When a dozen teen girls in blackface ran onto the Sullivan High School football field November 5 for a powder-puff game, Jennifer Schmidt recalls her gut reaction as, "Oh my gosh."
"And then I thought, 'Oh, they don't mean anything by it. Just let it go. No one thinks anything of it.' I didn't think anyone did," says Schmidt, the principal of Sullivan High School. "Evidently, someone did."
Evidently indeed. Photos taken during the game show twelve members of the senior class wearing dour expressions beneath full-blown blackface, and someone at the game shared those photos on Facebook. The reactions to the photos have been rippling within the small town of Sullivan (60 miles southwest of St. Louis) ever since.
The girls, says Schmidt, have been "very embarrassed and shocked at some of the responses they've gotten, because I think some people had some stuff on Facebook and got the wrong intention."
The powder-puff football tournament is a yearly tradition at the school, says Schmidt. Organized by the junior class, each grade fields a team, the football coaches stand in as referees, and members of the boys' varsity football team act as coaches. The entrance fees from the tournament benefit prom.
"It's just a fun kind of fundraiser," Schmidt says. "There were a few people in the crowd, not a lot. It was cold."
Photos of the game later appeared on the athletic department's Twitter feed. Schmidt tells Daily RFT that photos were intentionally taken at a distance, to the point where it's impossible to discern the painted faces. (The tweets were later deleted, but we nabbed screenshots.)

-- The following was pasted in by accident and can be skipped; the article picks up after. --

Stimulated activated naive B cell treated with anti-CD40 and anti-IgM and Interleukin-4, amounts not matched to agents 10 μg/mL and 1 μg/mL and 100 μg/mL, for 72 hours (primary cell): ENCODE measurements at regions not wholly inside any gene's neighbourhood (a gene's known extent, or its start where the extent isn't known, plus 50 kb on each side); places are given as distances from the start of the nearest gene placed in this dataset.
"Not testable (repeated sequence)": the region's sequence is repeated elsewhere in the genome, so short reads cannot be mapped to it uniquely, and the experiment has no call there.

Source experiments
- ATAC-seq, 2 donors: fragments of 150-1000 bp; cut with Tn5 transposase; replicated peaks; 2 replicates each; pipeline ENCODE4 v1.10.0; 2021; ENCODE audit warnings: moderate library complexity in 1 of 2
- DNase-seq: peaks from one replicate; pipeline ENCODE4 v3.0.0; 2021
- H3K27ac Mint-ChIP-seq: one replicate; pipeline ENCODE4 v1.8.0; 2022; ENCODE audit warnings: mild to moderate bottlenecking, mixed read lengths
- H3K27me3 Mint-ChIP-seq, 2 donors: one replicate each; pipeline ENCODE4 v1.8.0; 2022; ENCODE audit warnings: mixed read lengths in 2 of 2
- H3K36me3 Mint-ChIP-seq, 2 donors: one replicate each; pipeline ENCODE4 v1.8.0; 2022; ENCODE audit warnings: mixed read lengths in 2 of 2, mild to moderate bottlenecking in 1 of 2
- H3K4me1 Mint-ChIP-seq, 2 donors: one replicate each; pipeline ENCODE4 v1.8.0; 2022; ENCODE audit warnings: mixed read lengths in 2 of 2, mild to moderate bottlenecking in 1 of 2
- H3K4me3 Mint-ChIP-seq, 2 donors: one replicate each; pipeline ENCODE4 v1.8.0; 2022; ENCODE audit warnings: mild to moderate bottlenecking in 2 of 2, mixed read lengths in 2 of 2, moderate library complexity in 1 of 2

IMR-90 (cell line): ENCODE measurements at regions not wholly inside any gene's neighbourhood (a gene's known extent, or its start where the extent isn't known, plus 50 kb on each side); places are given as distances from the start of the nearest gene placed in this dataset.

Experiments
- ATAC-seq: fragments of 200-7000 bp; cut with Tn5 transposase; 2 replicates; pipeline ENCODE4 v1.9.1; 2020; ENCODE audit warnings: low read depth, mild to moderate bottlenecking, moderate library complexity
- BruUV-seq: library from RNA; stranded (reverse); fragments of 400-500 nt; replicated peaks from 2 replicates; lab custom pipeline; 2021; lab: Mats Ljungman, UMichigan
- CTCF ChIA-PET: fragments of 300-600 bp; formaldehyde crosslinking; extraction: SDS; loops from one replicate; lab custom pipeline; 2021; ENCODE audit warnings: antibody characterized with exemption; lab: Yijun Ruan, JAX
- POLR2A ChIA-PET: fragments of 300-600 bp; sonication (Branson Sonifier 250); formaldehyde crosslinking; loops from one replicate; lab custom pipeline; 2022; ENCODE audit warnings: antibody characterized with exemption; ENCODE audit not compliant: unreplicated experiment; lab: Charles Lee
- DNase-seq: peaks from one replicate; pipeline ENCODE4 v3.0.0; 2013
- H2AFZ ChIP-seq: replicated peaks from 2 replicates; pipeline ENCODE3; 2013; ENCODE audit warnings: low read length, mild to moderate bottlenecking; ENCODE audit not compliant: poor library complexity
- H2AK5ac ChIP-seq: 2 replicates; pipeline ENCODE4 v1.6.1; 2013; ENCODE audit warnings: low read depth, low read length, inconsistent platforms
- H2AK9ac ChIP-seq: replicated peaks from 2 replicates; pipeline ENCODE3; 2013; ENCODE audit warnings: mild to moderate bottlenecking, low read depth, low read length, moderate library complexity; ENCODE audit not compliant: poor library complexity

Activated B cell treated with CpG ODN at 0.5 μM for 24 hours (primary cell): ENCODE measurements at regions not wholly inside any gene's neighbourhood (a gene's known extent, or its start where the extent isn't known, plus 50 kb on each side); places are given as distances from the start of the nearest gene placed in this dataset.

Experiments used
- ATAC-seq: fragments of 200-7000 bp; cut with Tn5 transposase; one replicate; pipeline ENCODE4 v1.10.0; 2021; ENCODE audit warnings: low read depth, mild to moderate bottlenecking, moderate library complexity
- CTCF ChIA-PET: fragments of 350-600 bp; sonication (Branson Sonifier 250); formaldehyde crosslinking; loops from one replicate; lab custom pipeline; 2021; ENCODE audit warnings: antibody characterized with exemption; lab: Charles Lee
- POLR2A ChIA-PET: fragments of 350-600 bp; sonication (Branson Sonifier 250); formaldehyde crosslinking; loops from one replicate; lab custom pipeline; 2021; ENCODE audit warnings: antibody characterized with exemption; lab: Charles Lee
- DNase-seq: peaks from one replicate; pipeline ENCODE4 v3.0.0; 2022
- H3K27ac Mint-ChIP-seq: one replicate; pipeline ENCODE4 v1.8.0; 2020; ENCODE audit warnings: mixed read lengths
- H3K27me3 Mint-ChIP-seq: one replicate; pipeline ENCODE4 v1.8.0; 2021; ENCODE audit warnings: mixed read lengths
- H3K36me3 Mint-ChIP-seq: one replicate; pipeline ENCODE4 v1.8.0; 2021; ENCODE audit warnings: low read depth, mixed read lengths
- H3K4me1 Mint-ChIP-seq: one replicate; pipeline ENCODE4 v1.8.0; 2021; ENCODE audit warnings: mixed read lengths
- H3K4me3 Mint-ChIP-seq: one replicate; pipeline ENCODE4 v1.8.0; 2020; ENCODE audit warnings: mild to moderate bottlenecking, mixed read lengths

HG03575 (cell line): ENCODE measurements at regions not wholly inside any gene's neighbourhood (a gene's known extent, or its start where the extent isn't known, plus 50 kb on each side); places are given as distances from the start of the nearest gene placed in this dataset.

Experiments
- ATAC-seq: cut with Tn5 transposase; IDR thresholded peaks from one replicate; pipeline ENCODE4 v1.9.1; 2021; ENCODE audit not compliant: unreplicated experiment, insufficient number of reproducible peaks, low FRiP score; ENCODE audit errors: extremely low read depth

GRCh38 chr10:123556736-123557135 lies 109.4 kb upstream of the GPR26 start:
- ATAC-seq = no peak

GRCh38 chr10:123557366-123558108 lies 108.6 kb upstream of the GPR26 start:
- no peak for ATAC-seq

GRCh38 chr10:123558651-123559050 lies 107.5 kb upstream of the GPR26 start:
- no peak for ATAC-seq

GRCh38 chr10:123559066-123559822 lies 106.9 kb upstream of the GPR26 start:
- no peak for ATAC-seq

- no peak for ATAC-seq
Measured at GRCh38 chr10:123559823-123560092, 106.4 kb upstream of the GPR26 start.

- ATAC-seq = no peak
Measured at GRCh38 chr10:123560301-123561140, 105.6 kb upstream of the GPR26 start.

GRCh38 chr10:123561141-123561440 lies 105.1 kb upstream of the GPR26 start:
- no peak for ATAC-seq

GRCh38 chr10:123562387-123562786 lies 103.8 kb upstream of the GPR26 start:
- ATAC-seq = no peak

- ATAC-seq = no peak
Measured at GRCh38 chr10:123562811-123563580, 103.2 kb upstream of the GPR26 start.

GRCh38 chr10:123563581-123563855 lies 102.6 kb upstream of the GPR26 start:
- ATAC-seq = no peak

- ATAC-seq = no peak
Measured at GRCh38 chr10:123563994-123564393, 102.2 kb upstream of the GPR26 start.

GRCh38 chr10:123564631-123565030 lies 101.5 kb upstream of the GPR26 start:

Schmidt adds that it's been common practice for the senior girls' team to wear face paint during the powder-puff football tournament, essentially as a parody of the eye black football players normally wear to decrease glare from the sun and lights. The face paint also serves to "to intimidate the underclassmen."
According to Schmidt, in previous years the girls have wore combinations of the schools' colors — black and gold. But when the senior girls arrived prior to the November 5 game, they discovered everyone had brought the same color face paint — black.
"So that's what they wore," says Schmidt. "There was nothing racial about it. They didn't have any other intention other than to just try to intimidate the underclassmen."
Schmidt tells Daily RFT that the school hasn't taken any disciplinary action against the students in the photos.
"I can assure you they will not be wearing black face paint again," she says. "In fact, we're probably just going to end the face-paint thing, and nobody wears any at all."
Leigh Kolb, an English and journalism instructor at East Central College in the nearby town of Union, encountered the Sullivan High School photos the day after the powder-puff game, when one of her students showed her the images during a class discussion about the history of blackface.
"It was pretty clearly offensive to us," says Kolb, who also teaches courses on composition, media diversity and African American literature. "It's an example of...likely not egregious and malicious intent, but a lack of historical context."
This lack of knowledge, says Kolb, isn't just restricted to girls' powder-puff football games. During the same class, a student showed Kolb a Twitter photo from a Washington man who dressed as Darren Wilson for Halloween — along with a friend who donned blackface for a Michael Brown costume.
Continue for another awful Halloween blackface photo, and Kolb's method of teaching students about the history of blackface.
Subscribe now to get the latest news delivered right to your inbox.